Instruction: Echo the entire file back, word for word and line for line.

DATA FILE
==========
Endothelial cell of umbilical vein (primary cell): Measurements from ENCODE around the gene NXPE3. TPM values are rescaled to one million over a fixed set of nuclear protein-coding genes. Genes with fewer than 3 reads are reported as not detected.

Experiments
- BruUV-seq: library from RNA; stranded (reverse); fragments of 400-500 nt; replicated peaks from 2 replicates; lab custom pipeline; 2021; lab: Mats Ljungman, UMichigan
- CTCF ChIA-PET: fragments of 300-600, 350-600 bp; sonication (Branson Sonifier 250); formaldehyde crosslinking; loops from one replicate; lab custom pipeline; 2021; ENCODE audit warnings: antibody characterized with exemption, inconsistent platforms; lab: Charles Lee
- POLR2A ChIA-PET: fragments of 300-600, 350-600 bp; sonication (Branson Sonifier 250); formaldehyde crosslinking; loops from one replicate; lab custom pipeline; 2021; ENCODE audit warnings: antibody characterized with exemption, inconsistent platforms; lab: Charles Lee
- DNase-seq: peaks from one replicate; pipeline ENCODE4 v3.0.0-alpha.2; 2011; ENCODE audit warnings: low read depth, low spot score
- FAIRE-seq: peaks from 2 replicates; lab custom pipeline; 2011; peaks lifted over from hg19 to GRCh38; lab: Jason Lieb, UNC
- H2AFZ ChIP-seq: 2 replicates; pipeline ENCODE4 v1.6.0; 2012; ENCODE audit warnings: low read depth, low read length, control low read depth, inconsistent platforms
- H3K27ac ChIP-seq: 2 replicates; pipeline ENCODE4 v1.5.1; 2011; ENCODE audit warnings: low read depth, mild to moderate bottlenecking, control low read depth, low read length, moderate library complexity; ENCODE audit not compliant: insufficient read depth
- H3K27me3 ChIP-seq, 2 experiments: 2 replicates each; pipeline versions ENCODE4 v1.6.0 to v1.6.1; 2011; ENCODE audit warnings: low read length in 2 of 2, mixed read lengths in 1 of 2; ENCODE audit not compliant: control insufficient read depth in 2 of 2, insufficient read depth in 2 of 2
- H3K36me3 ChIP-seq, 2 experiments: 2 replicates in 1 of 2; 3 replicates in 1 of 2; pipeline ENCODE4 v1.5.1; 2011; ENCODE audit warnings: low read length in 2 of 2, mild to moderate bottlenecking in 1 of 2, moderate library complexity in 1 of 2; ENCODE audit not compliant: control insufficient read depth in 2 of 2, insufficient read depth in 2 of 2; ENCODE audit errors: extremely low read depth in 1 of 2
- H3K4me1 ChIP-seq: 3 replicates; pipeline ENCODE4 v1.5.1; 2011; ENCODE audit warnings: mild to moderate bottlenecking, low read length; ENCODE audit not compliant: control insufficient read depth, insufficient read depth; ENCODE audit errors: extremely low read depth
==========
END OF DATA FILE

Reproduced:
Endothelial cell of umbilical vein (primary cell): Measurements from ENCODE around the gene NXPE3. TPM values are rescaled to one million over a fixed set of nuclear protein-coding genes. Genes with fewer than 3 reads are reported as not detected.

Experiments
- BruUV-seq: library from RNA; stranded (reverse); fragments of 400-500 nt; replicated peaks from 2 replicates; lab custom pipeline; 2021; lab: Mats Ljungman, UMichigan
- CTCF ChIA-PET: fragments of 300-600, 350-600 bp; sonication (Branson Sonifier 250); formaldehyde crosslinking; loops from one replicate; lab custom pipeline; 2021; ENCODE audit warnings: antibody characterized with exemption, inconsistent platforms; lab: Charles Lee
- POLR2A ChIA-PET: fragments of 300-600, 350-600 bp; sonication (Branson Sonifier 250); formaldehyde crosslinking; loops from one replicate; lab custom pipeline; 2021; ENCODE audit warnings: antibody characterized with exemption, inconsistent platforms; lab: Charles Lee
- DNase-seq: peaks from one replicate; pipeline ENCODE4 v3.0.0-alpha.2; 2011; ENCODE audit warnings: low read depth, low spot score
- FAIRE-seq: peaks from 2 replicates; lab custom pipeline; 2011; peaks lifted over from hg19 to GRCh38; lab: Jason Lieb, UNC
- H2AFZ ChIP-seq: 2 replicates; pipeline ENCODE4 v1.6.0; 2012; ENCODE audit warnings: low read depth, low read length, control low read depth, inconsistent platforms
- H3K27ac ChIP-seq: 2 replicates; pipeline ENCODE4 v1.5.1; 2011; ENCODE audit warnings: low read depth, mild to moderate bottlenecking, control low read depth, low read length, moderate library complexity; ENCODE audit not compliant: insufficient read depth
- H3K27me3 ChIP-seq, 2 experiments: 2 replicates each; pipeline versions ENCODE4 v1.6.0 to v1.6.1; 2011; ENCODE audit warnings: low read length in 2 of 2, mixed read lengths in 1 of 2; ENCODE audit not compliant: control insufficient read depth in 2 of 2, insufficient read depth in 2 of 2
- H3K36me3 ChIP-seq, 2 experiments: 2 replicates in 1 of 2; 3 replicates in 1 of 2; pipeline ENCODE4 v1.5.1; 2011; ENCODE audit warnings: low read length in 2 of 2, mild to moderate bottlenecking in 1 of 2, moderate library complexity in 1 of 2; ENCODE audit not compliant: control insufficient read depth in 2 of 2, insufficient read depth in 2 of 2; ENCODE audit errors: extremely low read depth in 1 of 2
- H3K4me1 ChIP-seq: 3 replicates; pipeline ENCODE4 v1.5.1; 2011; ENCODE audit warnings: mild to moderate bottlenecking, low read length; ENCODE audit not compliant: control insufficient read depth, insufficient read depth; ENCODE audit errors: extremely low read depth